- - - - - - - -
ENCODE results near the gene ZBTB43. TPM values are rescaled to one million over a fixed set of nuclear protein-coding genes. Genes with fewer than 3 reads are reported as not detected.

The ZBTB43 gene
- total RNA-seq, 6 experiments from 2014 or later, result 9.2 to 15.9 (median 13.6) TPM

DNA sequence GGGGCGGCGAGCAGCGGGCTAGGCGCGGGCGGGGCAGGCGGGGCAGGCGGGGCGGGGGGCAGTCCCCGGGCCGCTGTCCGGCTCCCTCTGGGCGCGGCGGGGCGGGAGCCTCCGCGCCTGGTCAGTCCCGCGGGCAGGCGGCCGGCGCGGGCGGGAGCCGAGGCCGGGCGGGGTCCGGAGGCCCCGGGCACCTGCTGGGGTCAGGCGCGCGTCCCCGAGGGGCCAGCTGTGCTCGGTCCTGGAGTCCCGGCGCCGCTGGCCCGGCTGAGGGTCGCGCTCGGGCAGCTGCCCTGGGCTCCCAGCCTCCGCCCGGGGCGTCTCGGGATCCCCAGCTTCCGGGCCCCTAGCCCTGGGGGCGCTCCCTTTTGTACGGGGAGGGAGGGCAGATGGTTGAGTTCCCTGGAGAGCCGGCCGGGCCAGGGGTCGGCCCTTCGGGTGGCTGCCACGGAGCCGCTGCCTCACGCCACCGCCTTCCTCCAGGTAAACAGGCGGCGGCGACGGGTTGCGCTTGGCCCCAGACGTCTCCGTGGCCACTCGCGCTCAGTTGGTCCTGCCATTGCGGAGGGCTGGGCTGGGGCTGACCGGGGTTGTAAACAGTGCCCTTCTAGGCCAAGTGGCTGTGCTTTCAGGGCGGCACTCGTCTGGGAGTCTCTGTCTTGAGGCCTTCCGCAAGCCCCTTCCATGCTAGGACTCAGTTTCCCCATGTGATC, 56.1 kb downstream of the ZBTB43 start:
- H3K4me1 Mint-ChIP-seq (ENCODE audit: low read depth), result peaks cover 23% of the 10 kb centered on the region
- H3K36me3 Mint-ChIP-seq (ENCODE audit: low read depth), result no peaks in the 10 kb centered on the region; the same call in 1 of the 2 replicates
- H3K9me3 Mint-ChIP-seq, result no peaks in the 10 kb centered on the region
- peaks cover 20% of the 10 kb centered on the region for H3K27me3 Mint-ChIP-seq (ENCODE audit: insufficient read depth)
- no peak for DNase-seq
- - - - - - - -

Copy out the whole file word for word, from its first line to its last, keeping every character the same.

ENCODE results near the gene ZBTB43. TPM values are rescaled to one million over a fixed set of nuclear protein-coding genes. Genes with fewer than 3 reads are reported as not detected.

The ZBTB43 gene
- total RNA-seq, 6 experiments from 2014 or later, result 9.2 to 15.9 (median 13.6) TPM

DNA sequence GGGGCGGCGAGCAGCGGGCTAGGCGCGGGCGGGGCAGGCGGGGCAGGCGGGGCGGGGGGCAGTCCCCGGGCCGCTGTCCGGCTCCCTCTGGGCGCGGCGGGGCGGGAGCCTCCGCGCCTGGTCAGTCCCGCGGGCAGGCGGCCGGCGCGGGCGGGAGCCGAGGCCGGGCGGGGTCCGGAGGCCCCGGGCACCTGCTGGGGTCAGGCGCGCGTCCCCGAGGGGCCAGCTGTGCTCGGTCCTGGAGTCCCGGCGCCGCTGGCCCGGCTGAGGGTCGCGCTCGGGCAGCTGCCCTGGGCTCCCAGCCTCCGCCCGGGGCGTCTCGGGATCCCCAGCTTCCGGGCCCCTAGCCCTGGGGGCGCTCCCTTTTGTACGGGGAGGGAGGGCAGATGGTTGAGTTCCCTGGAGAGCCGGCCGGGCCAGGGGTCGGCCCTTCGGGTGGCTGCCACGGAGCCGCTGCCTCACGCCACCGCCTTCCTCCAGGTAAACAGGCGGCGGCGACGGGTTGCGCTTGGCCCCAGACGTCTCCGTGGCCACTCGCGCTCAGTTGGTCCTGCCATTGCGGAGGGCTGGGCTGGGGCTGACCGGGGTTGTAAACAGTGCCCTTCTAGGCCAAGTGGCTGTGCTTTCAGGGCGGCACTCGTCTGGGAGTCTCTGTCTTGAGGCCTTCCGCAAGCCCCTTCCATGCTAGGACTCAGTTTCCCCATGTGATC, 56.1 kb downstream of the ZBTB43 start:
- H3K4me1 Mint-ChIP-seq (ENCODE audit: low read depth), result peaks cover 23% of the 10 kb centered on the region
- H3K36me3 Mint-ChIP-seq (ENCODE audit: low read depth), result no peaks in the 10 kb centered on the region; the same call in 1 of the 2 replicates
- H3K9me3 Mint-ChIP-seq, result no peaks in the 10 kb centered on the region
- peaks cover 20% of the 10 kb centered on the region for H3K27me3 Mint-ChIP-seq (ENCODE audit: insufficient read depth)
- no peak for DNase-seq